I am currently working on writing a C++ app whose purpose it is to essentially "demo" various graph algorithms. At the moment, I have a very bare-bones Graph class working (which utilizes Vertex and Edge classes) using edge-list representation (graph object has a list of vertex references where each vertex reference stores a list to incident edges), so I would like to begin adding tons of different algorithms to it.

The "problem" that I am seeing right now, is that these algorithms (at least the ones that I have learned) use various flags, or just additional fields for vertex and edge objects that you would not naturally put into a simple graph class. For example, for breadth-first search, the vertex object has discovered and predecessor fields that I really don't want to add to my basic class. It just seems far too inelegant.

I would like to hear your advice on what would be the most elegant way of using OOP and just C++ in general to tack on a variety of different algorithms to my graph. I would also appreciate any resources which would help me.

One idea that I had was making subclasses of my Graph/Vertex/Edge classes, for example BFSVertex, KruskalEdge, etc.

  • 2
    The issue with this question (and your approach) is that it deals with the vague notion of a class of problems, instead of focussing on specific cases. There are a lots of different possibilities for implementing a graph even without extra meta data for edges and vertices. There are even more possibilities when we try to introduce meta data. There may be also meta data like weights, coordinates, colors, flags which might not be algorithm specific, and other meta data which is. Hence I think in the current form this question is too vague to be answerable.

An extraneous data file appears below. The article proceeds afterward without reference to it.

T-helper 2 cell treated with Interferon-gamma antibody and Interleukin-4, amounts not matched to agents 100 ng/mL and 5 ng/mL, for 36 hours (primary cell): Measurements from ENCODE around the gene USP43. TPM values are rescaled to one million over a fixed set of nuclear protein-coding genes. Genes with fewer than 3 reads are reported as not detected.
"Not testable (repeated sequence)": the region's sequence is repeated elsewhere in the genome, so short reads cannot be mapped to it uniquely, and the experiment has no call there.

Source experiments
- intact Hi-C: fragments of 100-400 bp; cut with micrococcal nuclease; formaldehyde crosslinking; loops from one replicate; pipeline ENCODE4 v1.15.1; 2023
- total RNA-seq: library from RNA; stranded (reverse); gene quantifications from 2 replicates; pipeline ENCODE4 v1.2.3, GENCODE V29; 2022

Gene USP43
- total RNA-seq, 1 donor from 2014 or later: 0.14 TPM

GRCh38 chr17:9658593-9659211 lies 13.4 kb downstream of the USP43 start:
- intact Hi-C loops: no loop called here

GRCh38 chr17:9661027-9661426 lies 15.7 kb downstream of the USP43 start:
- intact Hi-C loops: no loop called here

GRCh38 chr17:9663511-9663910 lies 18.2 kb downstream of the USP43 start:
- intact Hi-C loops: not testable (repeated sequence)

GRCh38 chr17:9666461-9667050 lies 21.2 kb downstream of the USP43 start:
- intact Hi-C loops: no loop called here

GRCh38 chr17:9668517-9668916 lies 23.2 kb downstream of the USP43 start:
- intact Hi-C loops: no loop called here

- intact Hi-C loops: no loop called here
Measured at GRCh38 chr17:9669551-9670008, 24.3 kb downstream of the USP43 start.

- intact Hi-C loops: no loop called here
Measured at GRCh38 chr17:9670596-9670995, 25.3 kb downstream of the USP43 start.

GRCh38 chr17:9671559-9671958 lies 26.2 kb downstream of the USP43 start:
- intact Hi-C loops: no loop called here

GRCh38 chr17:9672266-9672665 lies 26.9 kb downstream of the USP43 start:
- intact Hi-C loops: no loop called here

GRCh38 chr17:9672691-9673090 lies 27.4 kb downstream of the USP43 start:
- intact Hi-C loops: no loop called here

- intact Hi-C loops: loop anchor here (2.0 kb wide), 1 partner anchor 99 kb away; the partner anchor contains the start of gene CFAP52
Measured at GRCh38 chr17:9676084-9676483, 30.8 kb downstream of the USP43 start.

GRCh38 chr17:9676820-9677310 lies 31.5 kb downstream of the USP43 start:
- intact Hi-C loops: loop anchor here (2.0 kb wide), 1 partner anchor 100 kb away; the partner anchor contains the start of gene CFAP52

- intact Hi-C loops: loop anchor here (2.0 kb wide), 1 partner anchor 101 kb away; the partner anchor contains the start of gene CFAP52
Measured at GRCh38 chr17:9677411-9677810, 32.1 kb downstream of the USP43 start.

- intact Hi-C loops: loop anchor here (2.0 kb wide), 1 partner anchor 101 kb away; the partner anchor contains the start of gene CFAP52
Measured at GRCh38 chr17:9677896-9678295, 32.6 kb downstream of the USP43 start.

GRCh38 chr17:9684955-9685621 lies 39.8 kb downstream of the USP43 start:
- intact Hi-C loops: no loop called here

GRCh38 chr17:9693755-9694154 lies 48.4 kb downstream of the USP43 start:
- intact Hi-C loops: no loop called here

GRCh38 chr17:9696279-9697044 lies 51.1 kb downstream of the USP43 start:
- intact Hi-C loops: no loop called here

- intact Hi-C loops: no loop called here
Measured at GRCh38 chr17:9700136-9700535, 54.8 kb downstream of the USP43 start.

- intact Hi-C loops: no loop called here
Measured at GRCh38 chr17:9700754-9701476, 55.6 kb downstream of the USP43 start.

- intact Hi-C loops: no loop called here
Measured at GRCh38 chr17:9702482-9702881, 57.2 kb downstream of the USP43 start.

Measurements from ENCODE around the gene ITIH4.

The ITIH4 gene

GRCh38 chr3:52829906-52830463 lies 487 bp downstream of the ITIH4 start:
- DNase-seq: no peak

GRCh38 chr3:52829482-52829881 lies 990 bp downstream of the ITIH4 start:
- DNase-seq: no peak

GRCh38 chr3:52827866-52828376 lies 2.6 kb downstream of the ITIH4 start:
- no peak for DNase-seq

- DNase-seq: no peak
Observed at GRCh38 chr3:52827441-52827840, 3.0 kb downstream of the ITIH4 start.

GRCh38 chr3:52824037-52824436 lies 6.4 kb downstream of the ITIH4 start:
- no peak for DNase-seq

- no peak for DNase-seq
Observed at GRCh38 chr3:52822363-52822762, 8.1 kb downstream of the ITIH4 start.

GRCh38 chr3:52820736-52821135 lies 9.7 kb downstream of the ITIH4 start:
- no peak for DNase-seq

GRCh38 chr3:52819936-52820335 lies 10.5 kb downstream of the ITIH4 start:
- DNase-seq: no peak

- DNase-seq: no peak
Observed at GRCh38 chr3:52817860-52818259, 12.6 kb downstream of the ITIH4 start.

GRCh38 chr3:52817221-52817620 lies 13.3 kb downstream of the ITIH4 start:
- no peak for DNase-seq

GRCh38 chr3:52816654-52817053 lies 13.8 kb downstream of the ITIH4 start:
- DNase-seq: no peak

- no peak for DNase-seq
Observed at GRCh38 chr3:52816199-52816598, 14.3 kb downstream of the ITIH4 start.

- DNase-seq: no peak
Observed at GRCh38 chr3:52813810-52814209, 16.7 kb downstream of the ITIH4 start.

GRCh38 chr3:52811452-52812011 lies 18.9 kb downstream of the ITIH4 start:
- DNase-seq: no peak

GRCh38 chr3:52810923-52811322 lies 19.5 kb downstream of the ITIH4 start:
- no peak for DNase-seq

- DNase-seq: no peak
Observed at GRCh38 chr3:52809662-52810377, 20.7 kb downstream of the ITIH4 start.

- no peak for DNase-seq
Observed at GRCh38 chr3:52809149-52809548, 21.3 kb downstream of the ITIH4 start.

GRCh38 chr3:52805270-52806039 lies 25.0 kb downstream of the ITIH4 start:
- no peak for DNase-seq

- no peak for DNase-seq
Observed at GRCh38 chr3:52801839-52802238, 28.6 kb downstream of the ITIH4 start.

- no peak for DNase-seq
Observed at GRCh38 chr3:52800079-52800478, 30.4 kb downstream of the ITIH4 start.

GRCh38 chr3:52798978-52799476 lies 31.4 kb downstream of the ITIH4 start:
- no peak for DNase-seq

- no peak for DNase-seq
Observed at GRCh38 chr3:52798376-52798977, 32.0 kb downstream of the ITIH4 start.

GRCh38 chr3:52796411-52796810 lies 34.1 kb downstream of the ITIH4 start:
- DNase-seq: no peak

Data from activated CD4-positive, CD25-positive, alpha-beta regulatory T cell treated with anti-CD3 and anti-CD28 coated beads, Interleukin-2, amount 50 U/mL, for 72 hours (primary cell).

– Doc Brown
    Apr 30 at 7:53
  • 2
    ... and no, there is no "most elegant way" in general to implement this in general, there are several different ways, each of them more or less suitable for the specific situation. That's why generic graph components are usually not simple classes, but libraries. If you want C++ examples, start with this list, or the Boost Graph lib
    – Doc Brown
    Apr 30 at 8:04
  • @DocBrown The graph is implemented as I mention in my original post, without any meta data that would be helpful for graph algorithms. I am merely asking for suggestions (or just for someone to point me in a direction) for how this is generally done. Perhaps a certain design pattern, or just a hint as to how to organize my classes. Nevertheless, thanks for the links which you've provided.
    – vovnsons
    Apr 30 at 9:27
  • "for how this is generally done" - my point is, this is a wrong assumption, there is no "general" solution, especially as long as the problem is so unspecific as presented here.
    – Doc Brown
    Apr 30 at 9:31
  • 3
    Start with something simple. For example, even for your breadth-first example, you could simply store the "discovered" fields completely outside of the graph, by using an std::unordered_set. That might be a good idea for meta data which is only required temporarily, for a specific algorithm. What you put into the unordered_set depends on how you identify the different edges in your specific graph implementations (Integer indexes? Pointers?
    – Doc Brown
    Apr 30 at 9:45


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